How to Visualize CloudQuery Data with Apache Superset (Preset)
In this guide, we will walk you through how to set up CloudQuery to build your cloud asset inventory in PostgreSQL and connect it to Apache Superset (opens in a new tab) (or a hosted version such as preset.io (opens in a new tab)) for visualization, monitoring and reporting.
- ETL (Extract-Transform-Load) ingestion layer: CloudQuery (opens in a new tab)
- Datastore: PostgreSQL
- Data Visualization and Exploration Platform: Apache Superset (opens in a new tab)
- Raw SQL access to all your cloud asset inventory to create views or explore any questions or connection between resources.
- Multi-Cloud Asset Inventory: Ingest configuration from all your clouds to a single datastore with a unified structure.
- Avoid yet-another-dashboard fatigue: Use you existing Apache Superset (opens in a new tab) setup as a best in class visualization platform to build cloud asset inventory.
If you are already familiar with CloudQuery, take a look at how to deploy it to AWS on Amazon Aurora and EKS at here (opens in a new tab).
Apache Superset (opens in a new tab) is an open source Data Visualization and Data Exploration Platform so there are a number of ways to deploy it:
- Self-hosted (local, docker, k8s): Official guide.
- SaaS/managed: Preset.io (opens in a new tab)
- Cloud Marketplaces:
By default RDS Aurora instances are not accessible from the public internet. In order to enable access by Preset you are going to have to update your security groups to include the IP ranges that Preset publishes (or alternatively look at the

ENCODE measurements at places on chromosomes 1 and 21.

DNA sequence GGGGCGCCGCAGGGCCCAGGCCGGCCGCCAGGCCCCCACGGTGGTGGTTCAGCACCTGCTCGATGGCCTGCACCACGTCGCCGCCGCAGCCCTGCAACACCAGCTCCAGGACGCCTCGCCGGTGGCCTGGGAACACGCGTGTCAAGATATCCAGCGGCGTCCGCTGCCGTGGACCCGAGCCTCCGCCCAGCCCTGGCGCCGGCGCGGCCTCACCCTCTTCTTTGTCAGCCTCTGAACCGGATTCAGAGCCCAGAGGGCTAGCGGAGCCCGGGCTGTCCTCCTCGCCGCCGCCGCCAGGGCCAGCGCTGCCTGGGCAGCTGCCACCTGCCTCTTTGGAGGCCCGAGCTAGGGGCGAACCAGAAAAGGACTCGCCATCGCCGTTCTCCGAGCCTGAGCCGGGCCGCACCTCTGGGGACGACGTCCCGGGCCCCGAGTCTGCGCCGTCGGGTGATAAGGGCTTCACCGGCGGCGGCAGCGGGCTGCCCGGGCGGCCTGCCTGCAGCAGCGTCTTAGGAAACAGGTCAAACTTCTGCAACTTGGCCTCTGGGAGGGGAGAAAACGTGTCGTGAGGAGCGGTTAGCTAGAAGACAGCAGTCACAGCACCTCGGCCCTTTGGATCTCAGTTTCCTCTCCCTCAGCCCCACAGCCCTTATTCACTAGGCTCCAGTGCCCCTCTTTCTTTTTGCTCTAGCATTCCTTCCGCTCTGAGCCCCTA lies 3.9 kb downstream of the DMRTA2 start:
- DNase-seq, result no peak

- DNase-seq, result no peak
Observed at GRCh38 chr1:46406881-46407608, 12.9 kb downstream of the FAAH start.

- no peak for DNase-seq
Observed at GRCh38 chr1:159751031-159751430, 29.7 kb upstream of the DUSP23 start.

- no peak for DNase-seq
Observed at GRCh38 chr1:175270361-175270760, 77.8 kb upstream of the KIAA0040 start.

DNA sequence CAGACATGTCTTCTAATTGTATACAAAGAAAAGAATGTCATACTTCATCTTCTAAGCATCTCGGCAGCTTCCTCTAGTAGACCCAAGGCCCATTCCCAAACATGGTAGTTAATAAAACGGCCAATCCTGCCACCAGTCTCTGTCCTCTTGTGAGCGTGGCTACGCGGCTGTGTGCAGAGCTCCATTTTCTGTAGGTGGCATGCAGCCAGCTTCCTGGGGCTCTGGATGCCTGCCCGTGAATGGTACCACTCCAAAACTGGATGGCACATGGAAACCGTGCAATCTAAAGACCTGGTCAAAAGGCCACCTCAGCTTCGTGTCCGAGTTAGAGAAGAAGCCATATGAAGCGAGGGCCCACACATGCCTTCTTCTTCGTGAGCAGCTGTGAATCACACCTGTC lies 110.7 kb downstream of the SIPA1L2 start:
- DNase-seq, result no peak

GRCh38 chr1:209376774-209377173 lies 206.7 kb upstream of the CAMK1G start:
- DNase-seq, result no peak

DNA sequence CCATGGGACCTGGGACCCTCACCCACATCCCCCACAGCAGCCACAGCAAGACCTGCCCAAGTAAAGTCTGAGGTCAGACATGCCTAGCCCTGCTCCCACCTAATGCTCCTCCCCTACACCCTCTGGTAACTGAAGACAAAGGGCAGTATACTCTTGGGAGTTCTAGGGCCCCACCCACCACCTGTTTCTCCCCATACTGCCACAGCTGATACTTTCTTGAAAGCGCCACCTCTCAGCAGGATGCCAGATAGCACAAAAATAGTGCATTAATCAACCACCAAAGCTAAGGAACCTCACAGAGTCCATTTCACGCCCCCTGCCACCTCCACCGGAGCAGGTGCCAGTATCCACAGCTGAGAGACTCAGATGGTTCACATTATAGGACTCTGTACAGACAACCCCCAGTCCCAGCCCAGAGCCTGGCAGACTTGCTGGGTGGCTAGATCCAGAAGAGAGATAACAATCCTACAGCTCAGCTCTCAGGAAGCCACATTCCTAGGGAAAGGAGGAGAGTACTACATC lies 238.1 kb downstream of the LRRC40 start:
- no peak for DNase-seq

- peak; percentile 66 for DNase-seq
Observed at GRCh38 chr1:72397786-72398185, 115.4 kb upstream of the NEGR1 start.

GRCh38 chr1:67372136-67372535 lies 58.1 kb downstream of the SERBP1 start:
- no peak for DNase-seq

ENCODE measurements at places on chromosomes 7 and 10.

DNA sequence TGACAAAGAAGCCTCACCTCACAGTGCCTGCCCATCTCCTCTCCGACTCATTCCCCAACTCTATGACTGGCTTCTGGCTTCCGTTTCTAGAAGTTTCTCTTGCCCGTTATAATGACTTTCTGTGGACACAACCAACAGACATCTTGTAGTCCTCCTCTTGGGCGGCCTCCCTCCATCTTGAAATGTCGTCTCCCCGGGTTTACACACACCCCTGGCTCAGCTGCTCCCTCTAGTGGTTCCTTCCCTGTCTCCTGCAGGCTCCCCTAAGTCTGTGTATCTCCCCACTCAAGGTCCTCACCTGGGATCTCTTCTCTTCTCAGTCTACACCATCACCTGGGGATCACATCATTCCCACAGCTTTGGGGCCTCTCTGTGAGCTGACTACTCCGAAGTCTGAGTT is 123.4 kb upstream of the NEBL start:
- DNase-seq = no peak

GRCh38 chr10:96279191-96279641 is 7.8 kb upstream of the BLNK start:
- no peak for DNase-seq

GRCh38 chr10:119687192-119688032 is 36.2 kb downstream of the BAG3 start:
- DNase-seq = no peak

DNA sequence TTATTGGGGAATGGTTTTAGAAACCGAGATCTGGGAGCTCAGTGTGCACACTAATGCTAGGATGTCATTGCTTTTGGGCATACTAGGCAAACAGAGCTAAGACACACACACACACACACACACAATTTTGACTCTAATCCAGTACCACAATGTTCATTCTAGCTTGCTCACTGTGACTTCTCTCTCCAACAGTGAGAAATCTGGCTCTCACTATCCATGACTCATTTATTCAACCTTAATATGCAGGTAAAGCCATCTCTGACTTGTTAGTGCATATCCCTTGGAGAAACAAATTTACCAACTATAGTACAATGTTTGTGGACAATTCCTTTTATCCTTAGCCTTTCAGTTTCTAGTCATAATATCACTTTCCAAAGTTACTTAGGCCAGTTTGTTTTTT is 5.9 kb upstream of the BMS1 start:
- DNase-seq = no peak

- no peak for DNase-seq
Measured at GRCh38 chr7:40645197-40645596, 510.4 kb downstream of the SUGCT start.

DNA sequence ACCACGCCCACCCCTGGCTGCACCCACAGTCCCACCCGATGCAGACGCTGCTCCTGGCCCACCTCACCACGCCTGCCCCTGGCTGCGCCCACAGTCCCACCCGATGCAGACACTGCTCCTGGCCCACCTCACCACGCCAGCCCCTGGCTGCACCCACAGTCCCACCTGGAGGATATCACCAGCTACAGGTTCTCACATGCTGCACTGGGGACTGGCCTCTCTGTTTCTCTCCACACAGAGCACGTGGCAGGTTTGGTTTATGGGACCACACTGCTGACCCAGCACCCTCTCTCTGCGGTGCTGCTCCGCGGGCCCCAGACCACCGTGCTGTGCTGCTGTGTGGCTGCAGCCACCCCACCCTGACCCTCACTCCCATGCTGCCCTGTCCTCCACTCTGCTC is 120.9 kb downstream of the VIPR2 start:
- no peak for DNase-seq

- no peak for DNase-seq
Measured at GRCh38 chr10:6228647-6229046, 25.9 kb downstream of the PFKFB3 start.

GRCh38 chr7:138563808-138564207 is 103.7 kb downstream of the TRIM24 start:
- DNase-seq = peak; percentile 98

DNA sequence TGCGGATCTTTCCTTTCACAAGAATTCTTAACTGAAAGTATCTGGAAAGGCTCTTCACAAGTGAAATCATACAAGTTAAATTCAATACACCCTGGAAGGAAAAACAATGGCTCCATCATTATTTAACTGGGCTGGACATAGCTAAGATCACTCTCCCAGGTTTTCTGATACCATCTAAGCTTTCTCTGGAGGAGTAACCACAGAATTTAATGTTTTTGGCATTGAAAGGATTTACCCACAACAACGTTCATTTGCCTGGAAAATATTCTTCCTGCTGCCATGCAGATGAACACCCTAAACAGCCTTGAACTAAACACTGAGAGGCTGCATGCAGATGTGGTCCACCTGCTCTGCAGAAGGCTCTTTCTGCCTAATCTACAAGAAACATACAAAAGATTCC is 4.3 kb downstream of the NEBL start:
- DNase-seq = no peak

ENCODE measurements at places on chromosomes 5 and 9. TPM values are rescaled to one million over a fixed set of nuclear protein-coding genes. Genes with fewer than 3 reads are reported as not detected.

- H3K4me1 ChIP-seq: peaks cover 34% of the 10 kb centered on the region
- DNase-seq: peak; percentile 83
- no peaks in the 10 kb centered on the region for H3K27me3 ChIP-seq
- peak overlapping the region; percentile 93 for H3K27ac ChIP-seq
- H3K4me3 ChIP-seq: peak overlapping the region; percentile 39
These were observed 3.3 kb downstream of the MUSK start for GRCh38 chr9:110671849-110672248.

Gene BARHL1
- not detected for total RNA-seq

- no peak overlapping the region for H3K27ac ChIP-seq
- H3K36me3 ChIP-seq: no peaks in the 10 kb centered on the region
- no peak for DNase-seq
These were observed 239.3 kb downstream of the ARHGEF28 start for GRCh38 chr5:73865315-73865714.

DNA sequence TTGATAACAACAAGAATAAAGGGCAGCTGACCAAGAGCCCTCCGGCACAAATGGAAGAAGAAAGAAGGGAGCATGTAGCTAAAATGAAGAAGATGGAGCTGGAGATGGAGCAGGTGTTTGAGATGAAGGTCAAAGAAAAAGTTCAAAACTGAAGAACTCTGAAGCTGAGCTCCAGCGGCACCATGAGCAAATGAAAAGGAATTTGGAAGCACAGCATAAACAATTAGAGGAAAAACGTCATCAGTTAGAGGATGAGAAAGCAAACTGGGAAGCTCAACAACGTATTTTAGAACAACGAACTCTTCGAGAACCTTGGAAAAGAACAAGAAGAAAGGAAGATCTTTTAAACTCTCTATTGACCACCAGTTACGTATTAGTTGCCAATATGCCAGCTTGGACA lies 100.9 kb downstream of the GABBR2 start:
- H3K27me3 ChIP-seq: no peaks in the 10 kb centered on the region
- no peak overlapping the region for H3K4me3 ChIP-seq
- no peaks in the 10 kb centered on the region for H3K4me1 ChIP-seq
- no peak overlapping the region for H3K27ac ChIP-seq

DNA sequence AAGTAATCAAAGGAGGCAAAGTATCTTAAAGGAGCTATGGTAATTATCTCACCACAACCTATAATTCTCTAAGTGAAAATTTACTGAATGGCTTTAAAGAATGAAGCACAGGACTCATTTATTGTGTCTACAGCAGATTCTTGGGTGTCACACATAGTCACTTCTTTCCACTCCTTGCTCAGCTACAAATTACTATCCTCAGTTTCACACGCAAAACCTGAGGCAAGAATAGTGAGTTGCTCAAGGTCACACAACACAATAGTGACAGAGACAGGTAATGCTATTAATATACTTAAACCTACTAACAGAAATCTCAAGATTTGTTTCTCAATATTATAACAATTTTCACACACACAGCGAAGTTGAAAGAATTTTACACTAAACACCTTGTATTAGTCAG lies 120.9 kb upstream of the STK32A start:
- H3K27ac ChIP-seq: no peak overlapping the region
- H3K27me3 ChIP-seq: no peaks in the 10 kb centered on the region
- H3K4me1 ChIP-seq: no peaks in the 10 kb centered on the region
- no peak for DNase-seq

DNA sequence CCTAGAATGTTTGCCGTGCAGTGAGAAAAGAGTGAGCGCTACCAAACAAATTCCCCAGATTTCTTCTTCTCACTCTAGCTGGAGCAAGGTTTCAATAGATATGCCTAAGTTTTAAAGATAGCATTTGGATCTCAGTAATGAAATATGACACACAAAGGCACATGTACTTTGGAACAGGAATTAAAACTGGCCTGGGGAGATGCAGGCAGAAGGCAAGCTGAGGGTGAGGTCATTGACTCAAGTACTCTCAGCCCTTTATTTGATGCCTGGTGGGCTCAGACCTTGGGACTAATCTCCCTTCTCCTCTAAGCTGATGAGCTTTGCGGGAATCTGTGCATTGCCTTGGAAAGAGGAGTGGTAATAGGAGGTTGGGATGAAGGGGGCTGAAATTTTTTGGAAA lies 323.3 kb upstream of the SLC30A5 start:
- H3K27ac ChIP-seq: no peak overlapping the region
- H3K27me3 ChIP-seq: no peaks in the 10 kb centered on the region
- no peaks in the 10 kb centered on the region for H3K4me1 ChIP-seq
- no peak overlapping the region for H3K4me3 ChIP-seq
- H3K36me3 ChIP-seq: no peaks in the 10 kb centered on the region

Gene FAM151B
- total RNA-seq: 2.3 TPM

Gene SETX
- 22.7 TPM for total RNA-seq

publicly_accessible variable in our terraform modules - aws (opens in a new tab) , GCP (opens in a new tab)). If you deploy it in your own VPC you might be able to connect it in your private network.
Now you can connect preset to your PostgreSQL database by clicking “New Database”, choosing PostgreSQL and filling-in the following form:
If all your credentials are correct, click connect and then finish
To be able to create charts that you will later add to a dashboard you first need to create a dataset (for full details see Creating Charts and Dashboards in Superset (opens in a new tab)).
In this guide we will create a dataset from a view (opens in a new tab) (also, see blog (opens in a new tab)) we already created on our database but you can also create a dataset from any complex query you can think off in Superset SQL Lab.
Now you are ready to create your first chart on top of our AWS Resource View (opens in a new tab) (Also, see blog (opens in a new tab))! Choose the dataset you created in the last step (in this case
aws_resources) and choose the chart type you want to create (we will take the Bar Chart but you can also change this in the chart screen).
If you are familiar with the Superset UI this step is pretty easy where you just choose or drag and drop the columns you want to visualize (and you can always revert to plain SQL if needed).
Click Save and choose the Dashboard you want to add the chart (or create a new one if you don’t have one) and then click Save again or Save & Go to Dashboard
You can now repeat steps 4-5 or 3-5 to create all charts you need and add them to your dashboard/s.
Now we are at the final stage where you can edit, resize and tweak the charts/widgets so it looks something like this:
You can add Filters to make the dashboard more interactive and you can now share this with other team members, send links, image of dashboards as well as periodic alerts and reports via Superset.
In this post we showed you how to build an open-source cloud asset inventory with CloudQuery as the ETL (Extract-Transform-Load) / data-ingestion layer and Apache Superset as the visualization and monitoring platforms. This approach eliminates the yet-another-dashboard fatigue and gives you the ability to pick the best-in-class visualization tools or reuse your current stack.